Pygmy marmoset(Cebuella pygmaea)
The Pygmy marmoset is one of the world's smallest primates, being the smallest true monkey, with a head-body length ranging from 117 to 152 mm (4.6 to 6.0 in) and a tail of 172 to 229 mm (6.8 to 9.0 in). The average adult body weight is just over 100 grams (3.5 oz) with the only sexual dimorphism of females being a little heavier.
The fur color is a mixture of brownish-gold, grey, and black on its back and head and yellow, orange, and tawny on its underparts. Its tail has black rings and its face has flecks of white on its cheeks and a white vertical line between its eyes.
The Pygmy marmoset can be found in much of the western Amazon Basin, in Brazil, Colombia, Ecuador, Peru, and Bolivia.
Groups of Pygmy marmosets range in size from two to nine individuals, but average group size is five. Solitarily ranging individuals of both sexes are also seen. Most troops are composed of one dominant, reproductive female, a reproductive male, and the offspring from one to four litters. Groups may also contain additional adult males or females that are unrelated to the reproductive female, but neither reproduce. The reproductive female is dominant over all group members, the breeding male is dominant over all males in the group, and, among the offspring, the older siblings are dominant over the younger siblings except for dependent infants, that are not part of the dominance hierarchy. Dominance can be assessed by which animals displace others at gum feeding sites; dominant animals supplant subordinate individuals.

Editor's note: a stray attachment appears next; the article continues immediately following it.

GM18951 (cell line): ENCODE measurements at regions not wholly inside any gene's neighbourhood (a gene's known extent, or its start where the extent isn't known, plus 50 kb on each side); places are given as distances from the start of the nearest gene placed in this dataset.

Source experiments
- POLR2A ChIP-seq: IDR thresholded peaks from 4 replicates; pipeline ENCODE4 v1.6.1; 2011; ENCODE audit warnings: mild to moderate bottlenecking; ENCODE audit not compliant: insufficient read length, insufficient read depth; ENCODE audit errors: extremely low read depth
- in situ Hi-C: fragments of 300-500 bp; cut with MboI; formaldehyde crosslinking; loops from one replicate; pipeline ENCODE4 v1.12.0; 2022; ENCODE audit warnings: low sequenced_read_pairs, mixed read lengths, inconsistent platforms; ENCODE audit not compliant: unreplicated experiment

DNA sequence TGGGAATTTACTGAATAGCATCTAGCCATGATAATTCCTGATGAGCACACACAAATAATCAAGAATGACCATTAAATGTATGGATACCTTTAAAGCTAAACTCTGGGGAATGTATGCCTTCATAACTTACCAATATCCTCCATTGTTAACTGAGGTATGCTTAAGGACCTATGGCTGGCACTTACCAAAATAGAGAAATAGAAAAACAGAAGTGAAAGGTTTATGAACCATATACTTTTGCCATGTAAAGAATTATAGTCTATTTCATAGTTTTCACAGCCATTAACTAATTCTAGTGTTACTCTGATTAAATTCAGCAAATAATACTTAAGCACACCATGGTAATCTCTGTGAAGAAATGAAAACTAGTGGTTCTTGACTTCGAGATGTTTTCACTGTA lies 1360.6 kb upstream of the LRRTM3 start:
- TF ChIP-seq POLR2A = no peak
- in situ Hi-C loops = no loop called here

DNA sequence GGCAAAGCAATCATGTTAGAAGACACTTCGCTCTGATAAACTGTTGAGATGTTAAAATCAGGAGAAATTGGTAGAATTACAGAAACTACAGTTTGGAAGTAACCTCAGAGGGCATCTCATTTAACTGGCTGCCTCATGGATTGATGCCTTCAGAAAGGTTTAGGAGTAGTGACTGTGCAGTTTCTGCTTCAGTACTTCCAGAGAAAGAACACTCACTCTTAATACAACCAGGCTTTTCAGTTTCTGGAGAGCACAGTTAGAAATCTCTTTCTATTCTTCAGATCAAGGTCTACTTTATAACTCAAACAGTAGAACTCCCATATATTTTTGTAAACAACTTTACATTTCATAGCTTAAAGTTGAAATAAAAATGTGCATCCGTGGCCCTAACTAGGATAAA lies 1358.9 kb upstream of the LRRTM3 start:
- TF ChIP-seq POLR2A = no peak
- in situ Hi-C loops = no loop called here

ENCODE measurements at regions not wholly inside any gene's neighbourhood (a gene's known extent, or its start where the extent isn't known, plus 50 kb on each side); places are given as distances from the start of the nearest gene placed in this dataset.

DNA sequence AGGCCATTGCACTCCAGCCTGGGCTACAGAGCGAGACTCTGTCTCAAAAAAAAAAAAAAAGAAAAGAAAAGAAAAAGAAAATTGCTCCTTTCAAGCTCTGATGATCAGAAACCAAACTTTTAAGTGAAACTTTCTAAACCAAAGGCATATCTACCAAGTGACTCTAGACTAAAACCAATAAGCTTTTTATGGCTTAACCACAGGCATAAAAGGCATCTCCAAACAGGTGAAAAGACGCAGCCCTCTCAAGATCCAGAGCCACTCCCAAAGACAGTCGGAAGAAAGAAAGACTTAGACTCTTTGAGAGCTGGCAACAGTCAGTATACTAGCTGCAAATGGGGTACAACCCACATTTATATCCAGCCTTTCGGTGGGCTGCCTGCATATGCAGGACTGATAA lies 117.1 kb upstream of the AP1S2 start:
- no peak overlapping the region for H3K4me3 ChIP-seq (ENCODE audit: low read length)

Daily social behaviors observed among Pygmy marmosets include grooming, huddling, and play. Grooming is seen during resting bouts throughout the day and while subadult females groom the dominant female more than vice versa, patterns of grooming between opposite sexes are not discernible. Huddling is another social activity among Pygmy marmosets in which group members remain in close contact during rest. Play is seen mostly among the subadults, juveniles, and infants and can be either solitary or social. Social play is usually chasing or rough-and-tumble play within groups of two or three individuals. Young Pygmy marmosets play during resting bouts in the late morning and early afternoon.
Group size fluctuates as subadult males and females disperse from their natal groups or unrelated adult males and females emigrate from the group. Subadults become peripheralized over a gradual period of time, being ousted from their group's primary exudate tree and forced to feed in other areas. During this time period, if the subadult tries to feed in the primary tree, their youngest siblings harass them and may displace them at feeding holes. As this process continues, subadults make increasingly longer forays from their natal group and being to emit calls in an effort to locate a mate. The dominant reproductive female may become intolerant and especially aggressive toward the end of her pregnancy and this may be a cue for the subadult Pygmy marmosets in the group to begin dispersing.